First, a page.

19:00 – 20:00
Talk by Camille Richert
There are no lone images…
► Wednesday 5 February at 7pm
Works of art, writes art historian Hans Belting, produce in us effects of remanence. Every mental image that haunts us and returns to us corresponds to an object-image, which issues from a stock of images common to the spectators of an era.1 This remanence seems to exist right up to contemporary art works addressing the theme of work. In writing a history of their various motifs, we notice the presence of older images that tinge the collective unconscious of art. In this respect, Workers Leaving the Lumière Factory, filmed by the Lumière brothers in 1895, is one of those remanent images that invigorate contemporary art. There are thus no lone images, according to Belting.
Looking at several works produced between the 1960s and 2000 and treating the theme of “employees exiting the factory”, if not actually re-playing it, we shall reflect on the reasons behind the recycling of this motif, which stands right at the start of the history of the moving image. What utility does this motif, which dates from the end of the nineteenth century and the second wave of industrialisation, have in the visual economy of contemporary art, and in the productive economy since the mid-1970s and the end of France’s three post-war decades of massive economic growth?
- Hans Belting, Pour une anthropologie des images, Paris, Gallimard, 2004,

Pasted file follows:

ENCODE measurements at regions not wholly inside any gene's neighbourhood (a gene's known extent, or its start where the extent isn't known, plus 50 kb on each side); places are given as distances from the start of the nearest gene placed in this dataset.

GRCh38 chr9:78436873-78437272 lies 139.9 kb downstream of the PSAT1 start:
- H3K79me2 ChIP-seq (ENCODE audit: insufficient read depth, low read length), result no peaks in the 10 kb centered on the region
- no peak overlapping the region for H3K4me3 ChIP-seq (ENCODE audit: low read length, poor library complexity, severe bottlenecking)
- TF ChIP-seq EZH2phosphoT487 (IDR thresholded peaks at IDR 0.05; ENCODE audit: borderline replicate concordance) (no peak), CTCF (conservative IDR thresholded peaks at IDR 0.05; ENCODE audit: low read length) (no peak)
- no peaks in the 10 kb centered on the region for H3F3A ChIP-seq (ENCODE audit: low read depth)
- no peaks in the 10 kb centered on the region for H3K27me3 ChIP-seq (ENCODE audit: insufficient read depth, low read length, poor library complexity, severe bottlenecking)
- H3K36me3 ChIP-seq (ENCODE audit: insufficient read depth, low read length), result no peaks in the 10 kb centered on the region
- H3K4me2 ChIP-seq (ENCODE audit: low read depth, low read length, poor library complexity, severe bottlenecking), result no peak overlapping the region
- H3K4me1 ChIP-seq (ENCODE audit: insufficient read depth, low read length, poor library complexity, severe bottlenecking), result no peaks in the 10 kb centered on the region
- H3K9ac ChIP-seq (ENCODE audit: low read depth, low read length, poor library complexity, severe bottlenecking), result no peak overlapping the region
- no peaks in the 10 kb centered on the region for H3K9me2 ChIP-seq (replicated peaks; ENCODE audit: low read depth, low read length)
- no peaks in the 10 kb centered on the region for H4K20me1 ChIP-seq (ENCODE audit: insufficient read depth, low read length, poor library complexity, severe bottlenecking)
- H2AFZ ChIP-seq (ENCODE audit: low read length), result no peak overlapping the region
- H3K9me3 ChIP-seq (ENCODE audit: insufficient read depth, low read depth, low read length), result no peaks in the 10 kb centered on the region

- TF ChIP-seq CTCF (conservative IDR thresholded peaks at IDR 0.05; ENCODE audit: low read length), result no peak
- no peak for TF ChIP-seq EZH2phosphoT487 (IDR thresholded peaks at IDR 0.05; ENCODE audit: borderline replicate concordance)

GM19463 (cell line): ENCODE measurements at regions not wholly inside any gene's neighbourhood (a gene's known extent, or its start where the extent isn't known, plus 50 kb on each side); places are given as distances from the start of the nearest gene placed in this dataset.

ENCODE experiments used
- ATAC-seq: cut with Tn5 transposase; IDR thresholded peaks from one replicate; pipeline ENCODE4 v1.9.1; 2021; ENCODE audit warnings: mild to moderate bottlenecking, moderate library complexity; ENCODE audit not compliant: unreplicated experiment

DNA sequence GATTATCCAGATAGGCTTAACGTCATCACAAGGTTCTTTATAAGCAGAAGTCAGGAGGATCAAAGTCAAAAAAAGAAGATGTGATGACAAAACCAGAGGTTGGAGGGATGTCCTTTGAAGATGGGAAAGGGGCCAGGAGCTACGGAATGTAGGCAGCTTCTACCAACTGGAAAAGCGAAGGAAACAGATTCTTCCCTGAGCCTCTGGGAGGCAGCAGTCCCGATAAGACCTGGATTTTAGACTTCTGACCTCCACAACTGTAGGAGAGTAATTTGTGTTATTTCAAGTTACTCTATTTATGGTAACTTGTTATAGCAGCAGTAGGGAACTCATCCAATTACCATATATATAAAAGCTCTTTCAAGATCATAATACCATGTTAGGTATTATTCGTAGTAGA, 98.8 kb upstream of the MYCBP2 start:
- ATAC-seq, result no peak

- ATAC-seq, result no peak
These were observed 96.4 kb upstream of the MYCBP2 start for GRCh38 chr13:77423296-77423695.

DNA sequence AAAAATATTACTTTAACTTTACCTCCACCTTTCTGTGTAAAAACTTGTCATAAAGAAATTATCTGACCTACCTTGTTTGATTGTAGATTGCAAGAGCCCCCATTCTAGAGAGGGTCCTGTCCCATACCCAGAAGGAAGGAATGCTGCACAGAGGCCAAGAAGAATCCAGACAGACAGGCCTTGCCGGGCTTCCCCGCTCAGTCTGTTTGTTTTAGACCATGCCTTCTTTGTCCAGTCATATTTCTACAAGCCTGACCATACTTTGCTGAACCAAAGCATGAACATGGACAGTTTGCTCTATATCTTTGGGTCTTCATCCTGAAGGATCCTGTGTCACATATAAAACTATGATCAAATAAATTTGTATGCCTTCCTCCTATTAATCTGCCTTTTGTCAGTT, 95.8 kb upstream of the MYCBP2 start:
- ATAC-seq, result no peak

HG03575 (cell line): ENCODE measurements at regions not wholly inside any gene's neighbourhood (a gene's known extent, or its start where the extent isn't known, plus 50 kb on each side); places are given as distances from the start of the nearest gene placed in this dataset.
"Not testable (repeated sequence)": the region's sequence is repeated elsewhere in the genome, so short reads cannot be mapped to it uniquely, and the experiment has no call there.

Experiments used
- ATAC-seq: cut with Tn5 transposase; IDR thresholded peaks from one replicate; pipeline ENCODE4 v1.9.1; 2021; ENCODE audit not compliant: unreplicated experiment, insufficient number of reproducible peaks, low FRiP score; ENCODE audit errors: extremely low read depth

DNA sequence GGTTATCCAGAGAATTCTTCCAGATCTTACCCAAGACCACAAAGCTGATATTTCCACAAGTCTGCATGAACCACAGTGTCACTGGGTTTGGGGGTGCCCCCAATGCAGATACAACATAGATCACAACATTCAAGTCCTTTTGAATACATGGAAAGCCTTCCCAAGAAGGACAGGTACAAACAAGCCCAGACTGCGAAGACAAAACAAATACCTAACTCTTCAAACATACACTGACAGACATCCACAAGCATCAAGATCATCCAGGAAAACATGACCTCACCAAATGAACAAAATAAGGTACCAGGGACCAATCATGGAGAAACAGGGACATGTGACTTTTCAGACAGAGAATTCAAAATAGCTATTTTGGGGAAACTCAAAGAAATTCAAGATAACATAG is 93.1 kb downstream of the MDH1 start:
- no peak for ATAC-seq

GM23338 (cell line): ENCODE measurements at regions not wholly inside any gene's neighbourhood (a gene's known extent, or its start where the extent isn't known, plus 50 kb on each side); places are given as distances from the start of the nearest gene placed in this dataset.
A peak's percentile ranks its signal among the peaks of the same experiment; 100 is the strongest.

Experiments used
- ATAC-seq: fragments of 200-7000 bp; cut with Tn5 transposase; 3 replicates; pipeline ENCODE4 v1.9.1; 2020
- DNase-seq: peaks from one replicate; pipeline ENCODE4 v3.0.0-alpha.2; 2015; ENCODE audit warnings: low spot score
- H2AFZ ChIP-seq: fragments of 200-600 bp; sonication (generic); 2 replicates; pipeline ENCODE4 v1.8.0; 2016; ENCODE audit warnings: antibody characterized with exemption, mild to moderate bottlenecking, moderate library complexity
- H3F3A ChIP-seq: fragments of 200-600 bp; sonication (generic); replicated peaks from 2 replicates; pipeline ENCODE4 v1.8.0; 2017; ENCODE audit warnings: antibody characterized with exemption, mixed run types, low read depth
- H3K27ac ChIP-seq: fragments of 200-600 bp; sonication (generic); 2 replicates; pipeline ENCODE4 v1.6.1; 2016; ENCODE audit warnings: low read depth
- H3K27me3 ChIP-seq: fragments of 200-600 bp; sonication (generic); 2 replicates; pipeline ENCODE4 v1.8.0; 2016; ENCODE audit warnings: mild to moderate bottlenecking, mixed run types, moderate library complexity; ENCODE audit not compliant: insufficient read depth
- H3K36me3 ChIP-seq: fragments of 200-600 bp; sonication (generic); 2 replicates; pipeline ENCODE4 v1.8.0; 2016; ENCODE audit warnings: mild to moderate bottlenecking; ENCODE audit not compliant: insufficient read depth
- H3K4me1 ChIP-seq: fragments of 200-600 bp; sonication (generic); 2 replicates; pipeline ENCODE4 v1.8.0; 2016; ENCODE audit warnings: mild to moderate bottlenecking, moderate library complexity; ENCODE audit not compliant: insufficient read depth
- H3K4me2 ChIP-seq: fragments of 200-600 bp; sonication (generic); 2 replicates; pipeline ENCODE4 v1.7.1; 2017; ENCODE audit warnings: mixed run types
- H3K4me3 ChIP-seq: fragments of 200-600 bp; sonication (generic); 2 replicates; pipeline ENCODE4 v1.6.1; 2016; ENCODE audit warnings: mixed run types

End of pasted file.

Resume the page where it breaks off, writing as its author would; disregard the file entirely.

transl. Jean-Bernard Torrent, p. 31 (An Anthropology of Images, transl. by Thomas Dunlap, Princeton University Press)
Still from the film Classe de lutte, 1969. The Medvedkine Group, Besançon. 16mm film, black and white, sound, 40 minutes, 1:09
Biography of the speaker
Camille Richert graduated in contemporary history from the École normale supérieure in Lyon (2013). Her first research project within the sphere of social history looked at women workers in the inter-war years. Following a period at the École du Louvre, in 2016 she embarked on a doctoral thesis under the supervision of Laurence Bertrand-Dorléac at Sciences Po in Paris, where she teaches history at the Collège universitaire.
Her research focuses on representations of work in art since 1968. In the vein of a social history of art, her work connects art history to history, anthropology and sociology, in order to weave a visual history of gestures and emotions related to work, from the decline of Western political ideologies to the present day.
Camille Richert has also worked as an editor at Lafayette Anticipations – Fondation d’entreprise Galeries Lafayette (2014–2018), where she was in charge of publishing the institution’s first books, and where she also coordinated the ReSource project, a tool for documenting contemporary art production. As an art critic, she regularly collaborates with various public and private institutions as well as magazines.